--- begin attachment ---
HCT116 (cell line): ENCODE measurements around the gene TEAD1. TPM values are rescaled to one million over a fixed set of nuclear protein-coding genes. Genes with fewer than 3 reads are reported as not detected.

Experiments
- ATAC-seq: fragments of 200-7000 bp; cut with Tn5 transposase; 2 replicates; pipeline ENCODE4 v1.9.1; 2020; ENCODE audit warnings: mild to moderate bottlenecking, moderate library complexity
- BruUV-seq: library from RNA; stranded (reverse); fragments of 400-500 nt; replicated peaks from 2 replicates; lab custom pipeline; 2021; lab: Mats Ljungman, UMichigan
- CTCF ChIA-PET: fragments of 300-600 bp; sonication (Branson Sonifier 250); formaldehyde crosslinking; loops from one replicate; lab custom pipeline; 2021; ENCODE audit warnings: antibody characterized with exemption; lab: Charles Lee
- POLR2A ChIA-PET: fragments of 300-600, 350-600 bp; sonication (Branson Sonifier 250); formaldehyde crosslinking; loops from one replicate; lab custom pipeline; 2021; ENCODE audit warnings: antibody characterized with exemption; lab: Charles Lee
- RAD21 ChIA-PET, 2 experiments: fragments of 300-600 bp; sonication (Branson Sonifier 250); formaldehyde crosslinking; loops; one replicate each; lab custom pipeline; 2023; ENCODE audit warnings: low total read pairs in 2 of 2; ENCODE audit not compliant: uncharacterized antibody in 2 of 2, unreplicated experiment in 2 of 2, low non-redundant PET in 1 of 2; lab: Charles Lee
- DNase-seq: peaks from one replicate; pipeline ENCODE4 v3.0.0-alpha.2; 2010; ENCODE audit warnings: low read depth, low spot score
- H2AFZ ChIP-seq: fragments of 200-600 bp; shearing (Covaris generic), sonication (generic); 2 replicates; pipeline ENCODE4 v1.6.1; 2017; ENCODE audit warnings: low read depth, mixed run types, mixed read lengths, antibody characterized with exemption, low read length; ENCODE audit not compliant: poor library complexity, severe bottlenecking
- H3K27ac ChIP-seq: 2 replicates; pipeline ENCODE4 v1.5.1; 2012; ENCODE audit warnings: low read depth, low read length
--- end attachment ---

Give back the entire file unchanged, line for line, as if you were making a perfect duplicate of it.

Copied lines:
HCT116 (cell line): ENCODE measurements around the gene TEAD1. TPM values are rescaled to one million over a fixed set of nuclear protein-coding genes. Genes with fewer than 3 reads are reported as not detected.

Experiments
- ATAC-seq: fragments of 200-7000 bp; cut with Tn5 transposase; 2 replicates; pipeline ENCODE4 v1.9.1; 2020; ENCODE audit warnings: mild to moderate bottlenecking, moderate library complexity
- BruUV-seq: library from RNA; stranded (reverse); fragments of 400-500 nt; replicated peaks from 2 replicates; lab custom pipeline; 2021; lab: Mats Ljungman, UMichigan
- CTCF ChIA-PET: fragments of 300-600 bp; sonication (Branson Sonifier 250); formaldehyde crosslinking; loops from one replicate; lab custom pipeline; 2021; ENCODE audit warnings: antibody characterized with exemption; lab: Charles Lee
- POLR2A ChIA-PET: fragments of 300-600, 350-600 bp; sonication (Branson Sonifier 250); formaldehyde crosslinking; loops from one replicate; lab custom pipeline; 2021; ENCODE audit warnings: antibody characterized with exemption; lab: Charles Lee
- RAD21 ChIA-PET, 2 experiments: fragments of 300-600 bp; sonication (Branson Sonifier 250); formaldehyde crosslinking; loops; one replicate each; lab custom pipeline; 2023; ENCODE audit warnings: low total read pairs in 2 of 2; ENCODE audit not compliant: uncharacterized antibody in 2 of 2, unreplicated experiment in 2 of 2, low non-redundant PET in 1 of 2; lab: Charles Lee
- DNase-seq: peaks from one replicate; pipeline ENCODE4 v3.0.0-alpha.2; 2010; ENCODE audit warnings: low read depth, low spot score
- H2AFZ ChIP-seq: fragments of 200-600 bp; shearing (Covaris generic), sonication (generic); 2 replicates; pipeline ENCODE4 v1.6.1; 2017; ENCODE audit warnings: low read depth, mixed run types, mixed read lengths, antibody characterized with exemption, low read length; ENCODE audit not compliant: poor library complexity, severe bottlenecking
- H3K27ac ChIP-seq: 2 replicates; pipeline ENCODE4 v1.5.1; 2012; ENCODE audit warnings: low read depth, low read length